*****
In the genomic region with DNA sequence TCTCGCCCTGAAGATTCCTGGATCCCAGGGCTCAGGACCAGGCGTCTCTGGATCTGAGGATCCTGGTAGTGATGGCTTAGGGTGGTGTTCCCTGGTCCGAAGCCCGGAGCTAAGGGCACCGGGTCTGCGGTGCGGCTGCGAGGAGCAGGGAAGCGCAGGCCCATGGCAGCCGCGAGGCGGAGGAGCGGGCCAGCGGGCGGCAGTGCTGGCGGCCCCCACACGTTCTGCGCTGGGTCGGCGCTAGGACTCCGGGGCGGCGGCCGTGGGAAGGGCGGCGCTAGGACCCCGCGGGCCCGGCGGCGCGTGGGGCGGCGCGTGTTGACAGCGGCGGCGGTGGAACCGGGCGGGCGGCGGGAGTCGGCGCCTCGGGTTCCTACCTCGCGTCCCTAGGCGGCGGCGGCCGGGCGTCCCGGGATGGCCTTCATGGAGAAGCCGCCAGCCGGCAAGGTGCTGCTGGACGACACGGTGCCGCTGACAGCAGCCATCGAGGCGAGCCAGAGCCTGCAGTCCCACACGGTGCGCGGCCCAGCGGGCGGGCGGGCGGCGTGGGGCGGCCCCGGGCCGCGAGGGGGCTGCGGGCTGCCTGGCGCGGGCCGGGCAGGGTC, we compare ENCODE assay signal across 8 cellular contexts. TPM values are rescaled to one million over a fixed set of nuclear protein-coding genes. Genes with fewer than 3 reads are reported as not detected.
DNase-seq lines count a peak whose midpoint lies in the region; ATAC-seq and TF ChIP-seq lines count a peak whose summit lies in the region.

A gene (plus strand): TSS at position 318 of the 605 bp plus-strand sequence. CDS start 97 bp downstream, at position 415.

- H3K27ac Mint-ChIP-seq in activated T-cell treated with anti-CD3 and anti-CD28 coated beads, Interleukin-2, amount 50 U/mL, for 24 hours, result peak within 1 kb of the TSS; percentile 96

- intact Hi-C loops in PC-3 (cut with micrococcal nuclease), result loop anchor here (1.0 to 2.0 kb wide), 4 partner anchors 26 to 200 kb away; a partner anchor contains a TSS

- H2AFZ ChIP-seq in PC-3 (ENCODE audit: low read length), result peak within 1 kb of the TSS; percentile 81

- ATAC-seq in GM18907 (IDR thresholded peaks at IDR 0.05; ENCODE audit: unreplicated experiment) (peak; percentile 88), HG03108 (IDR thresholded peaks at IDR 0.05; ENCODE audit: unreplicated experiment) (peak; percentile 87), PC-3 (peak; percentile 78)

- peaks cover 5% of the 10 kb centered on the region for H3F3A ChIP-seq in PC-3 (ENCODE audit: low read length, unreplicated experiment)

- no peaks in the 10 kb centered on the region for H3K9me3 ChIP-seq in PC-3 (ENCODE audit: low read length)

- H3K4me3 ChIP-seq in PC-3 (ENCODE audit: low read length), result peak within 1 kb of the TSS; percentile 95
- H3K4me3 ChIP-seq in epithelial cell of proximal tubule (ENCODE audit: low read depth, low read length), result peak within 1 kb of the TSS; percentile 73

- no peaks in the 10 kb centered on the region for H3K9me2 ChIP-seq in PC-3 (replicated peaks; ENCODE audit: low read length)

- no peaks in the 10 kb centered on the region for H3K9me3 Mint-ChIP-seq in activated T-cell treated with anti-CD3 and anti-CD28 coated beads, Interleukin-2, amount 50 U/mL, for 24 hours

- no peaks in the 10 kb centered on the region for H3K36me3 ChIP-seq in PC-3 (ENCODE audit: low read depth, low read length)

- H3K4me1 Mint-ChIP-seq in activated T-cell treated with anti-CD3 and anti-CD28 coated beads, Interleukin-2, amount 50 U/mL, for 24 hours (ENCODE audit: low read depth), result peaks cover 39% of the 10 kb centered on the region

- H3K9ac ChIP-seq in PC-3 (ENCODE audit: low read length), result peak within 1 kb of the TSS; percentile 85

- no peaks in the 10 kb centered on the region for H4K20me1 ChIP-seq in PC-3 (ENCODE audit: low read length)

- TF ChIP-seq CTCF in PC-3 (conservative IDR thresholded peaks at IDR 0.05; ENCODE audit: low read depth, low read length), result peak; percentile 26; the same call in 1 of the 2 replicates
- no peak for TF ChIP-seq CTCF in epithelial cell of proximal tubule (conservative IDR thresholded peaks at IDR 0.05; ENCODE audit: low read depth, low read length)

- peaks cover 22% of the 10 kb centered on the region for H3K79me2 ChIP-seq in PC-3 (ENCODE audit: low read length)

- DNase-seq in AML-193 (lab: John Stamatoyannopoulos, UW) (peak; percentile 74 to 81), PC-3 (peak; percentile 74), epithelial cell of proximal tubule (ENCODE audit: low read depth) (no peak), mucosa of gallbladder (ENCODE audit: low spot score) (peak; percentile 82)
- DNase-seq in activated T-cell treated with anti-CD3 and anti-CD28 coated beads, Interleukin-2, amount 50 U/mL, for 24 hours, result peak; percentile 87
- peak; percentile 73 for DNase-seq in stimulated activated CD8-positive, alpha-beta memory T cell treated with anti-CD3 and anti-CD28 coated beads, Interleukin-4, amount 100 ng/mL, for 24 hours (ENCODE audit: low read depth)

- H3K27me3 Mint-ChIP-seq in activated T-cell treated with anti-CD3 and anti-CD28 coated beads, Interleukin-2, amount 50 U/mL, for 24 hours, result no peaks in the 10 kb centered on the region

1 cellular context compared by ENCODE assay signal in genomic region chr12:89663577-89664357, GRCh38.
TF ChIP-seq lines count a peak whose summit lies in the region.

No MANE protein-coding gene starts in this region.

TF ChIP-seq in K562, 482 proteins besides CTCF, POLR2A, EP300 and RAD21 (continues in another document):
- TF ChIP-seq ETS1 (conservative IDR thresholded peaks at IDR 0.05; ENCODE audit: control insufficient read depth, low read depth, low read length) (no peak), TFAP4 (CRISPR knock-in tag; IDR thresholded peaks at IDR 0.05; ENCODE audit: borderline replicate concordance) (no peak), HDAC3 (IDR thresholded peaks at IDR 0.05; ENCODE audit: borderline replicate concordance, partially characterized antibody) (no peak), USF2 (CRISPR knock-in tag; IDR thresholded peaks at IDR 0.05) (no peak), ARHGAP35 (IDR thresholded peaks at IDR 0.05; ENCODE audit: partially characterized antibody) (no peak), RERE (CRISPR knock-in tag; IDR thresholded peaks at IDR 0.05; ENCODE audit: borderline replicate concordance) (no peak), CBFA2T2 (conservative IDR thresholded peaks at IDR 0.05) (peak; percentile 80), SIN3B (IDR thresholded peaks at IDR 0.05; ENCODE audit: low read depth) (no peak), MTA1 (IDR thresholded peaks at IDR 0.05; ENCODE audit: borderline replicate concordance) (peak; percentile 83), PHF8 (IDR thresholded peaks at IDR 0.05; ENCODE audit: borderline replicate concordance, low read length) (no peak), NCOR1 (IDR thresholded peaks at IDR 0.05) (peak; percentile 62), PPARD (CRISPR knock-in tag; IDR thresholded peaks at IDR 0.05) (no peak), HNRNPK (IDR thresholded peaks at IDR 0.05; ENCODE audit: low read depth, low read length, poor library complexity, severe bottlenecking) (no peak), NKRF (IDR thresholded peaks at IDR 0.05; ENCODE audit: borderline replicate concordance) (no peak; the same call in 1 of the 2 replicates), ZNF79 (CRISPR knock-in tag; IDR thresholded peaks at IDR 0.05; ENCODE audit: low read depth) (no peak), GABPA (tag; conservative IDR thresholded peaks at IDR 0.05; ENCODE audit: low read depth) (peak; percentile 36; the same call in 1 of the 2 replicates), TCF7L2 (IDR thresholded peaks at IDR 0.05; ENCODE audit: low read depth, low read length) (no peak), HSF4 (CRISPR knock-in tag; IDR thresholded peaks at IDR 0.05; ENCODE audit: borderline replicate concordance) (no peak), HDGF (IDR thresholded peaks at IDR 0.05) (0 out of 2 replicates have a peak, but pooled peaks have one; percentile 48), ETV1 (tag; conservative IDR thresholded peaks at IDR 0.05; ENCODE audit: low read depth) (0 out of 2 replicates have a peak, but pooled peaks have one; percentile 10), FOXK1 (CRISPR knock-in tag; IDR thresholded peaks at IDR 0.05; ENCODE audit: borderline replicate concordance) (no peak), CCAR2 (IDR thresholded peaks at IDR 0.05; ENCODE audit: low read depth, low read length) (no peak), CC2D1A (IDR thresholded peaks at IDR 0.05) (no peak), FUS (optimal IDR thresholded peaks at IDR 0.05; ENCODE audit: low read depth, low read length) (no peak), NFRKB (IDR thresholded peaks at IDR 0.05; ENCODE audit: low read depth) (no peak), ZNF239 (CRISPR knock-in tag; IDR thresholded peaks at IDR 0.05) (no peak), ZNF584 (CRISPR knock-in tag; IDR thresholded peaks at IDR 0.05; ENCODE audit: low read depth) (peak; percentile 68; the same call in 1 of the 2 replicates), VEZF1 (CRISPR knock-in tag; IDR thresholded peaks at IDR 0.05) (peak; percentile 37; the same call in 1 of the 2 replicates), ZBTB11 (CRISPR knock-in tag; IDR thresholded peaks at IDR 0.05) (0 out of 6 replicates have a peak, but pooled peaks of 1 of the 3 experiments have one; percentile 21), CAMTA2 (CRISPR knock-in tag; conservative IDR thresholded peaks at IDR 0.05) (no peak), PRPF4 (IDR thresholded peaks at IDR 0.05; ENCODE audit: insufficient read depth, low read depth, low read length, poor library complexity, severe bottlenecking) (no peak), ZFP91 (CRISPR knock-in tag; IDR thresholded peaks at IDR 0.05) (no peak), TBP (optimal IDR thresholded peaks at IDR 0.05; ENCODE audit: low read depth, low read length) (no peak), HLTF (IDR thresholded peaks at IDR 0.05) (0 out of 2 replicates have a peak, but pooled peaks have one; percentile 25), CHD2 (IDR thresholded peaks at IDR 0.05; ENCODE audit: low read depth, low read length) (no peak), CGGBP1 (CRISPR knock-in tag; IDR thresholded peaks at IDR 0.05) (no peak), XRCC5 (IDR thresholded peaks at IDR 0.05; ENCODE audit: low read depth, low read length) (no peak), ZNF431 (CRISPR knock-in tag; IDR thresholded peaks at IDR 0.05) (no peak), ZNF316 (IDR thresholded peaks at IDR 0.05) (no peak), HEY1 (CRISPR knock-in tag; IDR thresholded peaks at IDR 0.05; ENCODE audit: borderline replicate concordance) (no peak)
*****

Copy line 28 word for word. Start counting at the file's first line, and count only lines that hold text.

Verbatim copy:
TF ChIP-seq in K562, 482 proteins besides CTCF, POLR2A, EP300 and RAD21 (continues in another document):